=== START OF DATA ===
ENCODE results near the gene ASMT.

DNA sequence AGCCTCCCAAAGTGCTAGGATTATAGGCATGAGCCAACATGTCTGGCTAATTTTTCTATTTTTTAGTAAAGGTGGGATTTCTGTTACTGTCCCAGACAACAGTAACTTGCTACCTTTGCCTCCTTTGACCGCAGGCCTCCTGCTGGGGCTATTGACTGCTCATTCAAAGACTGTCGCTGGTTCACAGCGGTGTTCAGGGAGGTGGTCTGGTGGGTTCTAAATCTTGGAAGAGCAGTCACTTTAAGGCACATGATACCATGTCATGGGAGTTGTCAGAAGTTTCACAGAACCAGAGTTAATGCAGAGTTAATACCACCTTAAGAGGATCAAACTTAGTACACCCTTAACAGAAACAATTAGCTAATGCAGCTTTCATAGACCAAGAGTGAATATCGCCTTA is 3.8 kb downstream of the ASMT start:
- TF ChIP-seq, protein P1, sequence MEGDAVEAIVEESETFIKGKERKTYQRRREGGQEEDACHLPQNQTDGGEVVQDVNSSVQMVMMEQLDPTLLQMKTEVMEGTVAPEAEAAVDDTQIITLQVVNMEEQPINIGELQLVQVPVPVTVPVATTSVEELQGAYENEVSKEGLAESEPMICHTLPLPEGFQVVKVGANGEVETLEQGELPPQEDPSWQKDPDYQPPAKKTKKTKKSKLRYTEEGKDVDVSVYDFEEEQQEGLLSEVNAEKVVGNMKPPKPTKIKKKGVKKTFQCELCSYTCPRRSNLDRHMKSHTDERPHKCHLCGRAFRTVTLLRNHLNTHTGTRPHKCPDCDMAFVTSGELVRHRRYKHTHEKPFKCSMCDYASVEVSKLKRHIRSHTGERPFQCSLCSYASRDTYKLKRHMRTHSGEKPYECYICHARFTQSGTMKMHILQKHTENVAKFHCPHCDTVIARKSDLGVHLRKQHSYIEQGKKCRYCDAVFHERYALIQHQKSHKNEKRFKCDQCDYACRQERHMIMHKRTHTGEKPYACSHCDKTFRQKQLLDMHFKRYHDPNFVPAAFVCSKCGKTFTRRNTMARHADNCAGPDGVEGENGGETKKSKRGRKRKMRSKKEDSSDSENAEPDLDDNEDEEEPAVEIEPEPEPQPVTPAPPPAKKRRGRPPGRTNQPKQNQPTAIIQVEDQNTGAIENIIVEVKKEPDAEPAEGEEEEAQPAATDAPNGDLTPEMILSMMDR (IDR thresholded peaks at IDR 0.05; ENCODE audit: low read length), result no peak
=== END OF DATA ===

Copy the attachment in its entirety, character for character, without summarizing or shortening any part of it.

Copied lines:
ENCODE results near the gene ASMT.

DNA sequence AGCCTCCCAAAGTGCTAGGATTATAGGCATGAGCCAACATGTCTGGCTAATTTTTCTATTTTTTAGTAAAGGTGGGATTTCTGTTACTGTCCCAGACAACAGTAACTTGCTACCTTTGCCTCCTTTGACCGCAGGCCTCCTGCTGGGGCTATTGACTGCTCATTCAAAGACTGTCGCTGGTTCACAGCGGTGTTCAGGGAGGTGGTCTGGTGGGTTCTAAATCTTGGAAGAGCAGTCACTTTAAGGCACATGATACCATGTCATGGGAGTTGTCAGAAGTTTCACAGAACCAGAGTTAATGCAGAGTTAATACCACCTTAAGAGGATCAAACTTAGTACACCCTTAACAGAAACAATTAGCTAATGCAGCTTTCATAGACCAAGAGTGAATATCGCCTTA is 3.8 kb downstream of the ASMT start:
- TF ChIP-seq, protein P1, sequence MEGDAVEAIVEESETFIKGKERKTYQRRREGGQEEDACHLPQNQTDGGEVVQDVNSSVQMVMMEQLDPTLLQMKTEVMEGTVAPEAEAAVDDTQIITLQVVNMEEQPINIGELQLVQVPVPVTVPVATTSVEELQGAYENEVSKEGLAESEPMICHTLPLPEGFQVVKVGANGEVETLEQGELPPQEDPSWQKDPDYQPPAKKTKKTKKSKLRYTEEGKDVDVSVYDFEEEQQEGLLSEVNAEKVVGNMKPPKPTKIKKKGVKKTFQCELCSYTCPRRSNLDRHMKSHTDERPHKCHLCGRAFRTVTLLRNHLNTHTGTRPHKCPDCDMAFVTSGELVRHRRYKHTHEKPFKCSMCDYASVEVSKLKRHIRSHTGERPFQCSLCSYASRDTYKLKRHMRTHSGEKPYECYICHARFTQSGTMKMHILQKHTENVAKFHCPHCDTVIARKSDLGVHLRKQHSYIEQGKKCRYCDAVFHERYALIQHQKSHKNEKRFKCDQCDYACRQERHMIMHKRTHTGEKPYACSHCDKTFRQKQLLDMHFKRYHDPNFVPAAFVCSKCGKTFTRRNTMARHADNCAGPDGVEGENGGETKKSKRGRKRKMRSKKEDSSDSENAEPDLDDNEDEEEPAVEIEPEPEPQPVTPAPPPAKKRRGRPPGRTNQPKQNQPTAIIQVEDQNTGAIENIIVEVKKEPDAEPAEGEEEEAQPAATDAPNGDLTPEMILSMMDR (IDR thresholded peaks at IDR 0.05; ENCODE audit: low read length), result no peak